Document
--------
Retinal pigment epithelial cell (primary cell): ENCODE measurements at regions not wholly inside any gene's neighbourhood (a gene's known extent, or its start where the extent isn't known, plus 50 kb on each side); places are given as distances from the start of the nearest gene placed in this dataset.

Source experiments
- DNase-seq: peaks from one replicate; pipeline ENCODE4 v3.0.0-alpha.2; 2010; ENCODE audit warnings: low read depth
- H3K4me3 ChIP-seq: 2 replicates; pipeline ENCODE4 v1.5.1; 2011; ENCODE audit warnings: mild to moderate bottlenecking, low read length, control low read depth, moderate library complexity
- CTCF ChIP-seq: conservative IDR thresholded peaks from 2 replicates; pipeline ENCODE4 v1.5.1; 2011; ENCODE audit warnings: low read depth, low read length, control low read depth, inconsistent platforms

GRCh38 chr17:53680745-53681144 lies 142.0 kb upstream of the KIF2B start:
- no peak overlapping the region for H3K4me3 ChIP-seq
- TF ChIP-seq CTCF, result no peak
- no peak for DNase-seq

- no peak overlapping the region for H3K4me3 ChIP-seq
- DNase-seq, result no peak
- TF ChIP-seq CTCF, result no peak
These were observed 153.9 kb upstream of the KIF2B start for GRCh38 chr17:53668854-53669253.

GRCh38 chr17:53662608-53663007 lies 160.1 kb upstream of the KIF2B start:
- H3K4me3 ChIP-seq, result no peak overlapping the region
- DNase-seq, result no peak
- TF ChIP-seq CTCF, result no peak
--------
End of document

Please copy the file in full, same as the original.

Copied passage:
Retinal pigment epithelial cell (primary cell): ENCODE measurements at regions not wholly inside any gene's neighbourhood (a gene's known extent, or its start where the extent isn't known, plus 50 kb on each side); places are given as distances from the start of the nearest gene placed in this dataset.

Source experiments
- DNase-seq: peaks from one replicate; pipeline ENCODE4 v3.0.0-alpha.2; 2010; ENCODE audit warnings: low read depth
- H3K4me3 ChIP-seq: 2 replicates; pipeline ENCODE4 v1.5.1; 2011; ENCODE audit warnings: mild to moderate bottlenecking, low read length, control low read depth, moderate library complexity
- CTCF ChIP-seq: conservative IDR thresholded peaks from 2 replicates; pipeline ENCODE4 v1.5.1; 2011; ENCODE audit warnings: low read depth, low read length, control low read depth, inconsistent platforms

GRCh38 chr17:53680745-53681144 lies 142.0 kb upstream of the KIF2B start:
- no peak overlapping the region for H3K4me3 ChIP-seq
- TF ChIP-seq CTCF, result no peak
- no peak for DNase-seq

- no peak overlapping the region for H3K4me3 ChIP-seq
- DNase-seq, result no peak
- TF ChIP-seq CTCF, result no peak
These were observed 153.9 kb upstream of the KIF2B start for GRCh38 chr17:53668854-53669253.

GRCh38 chr17:53662608-53663007 lies 160.1 kb upstream of the KIF2B start:
- H3K4me3 ChIP-seq, result no peak overlapping the region
- DNase-seq, result no peak
- TF ChIP-seq CTCF, result no peak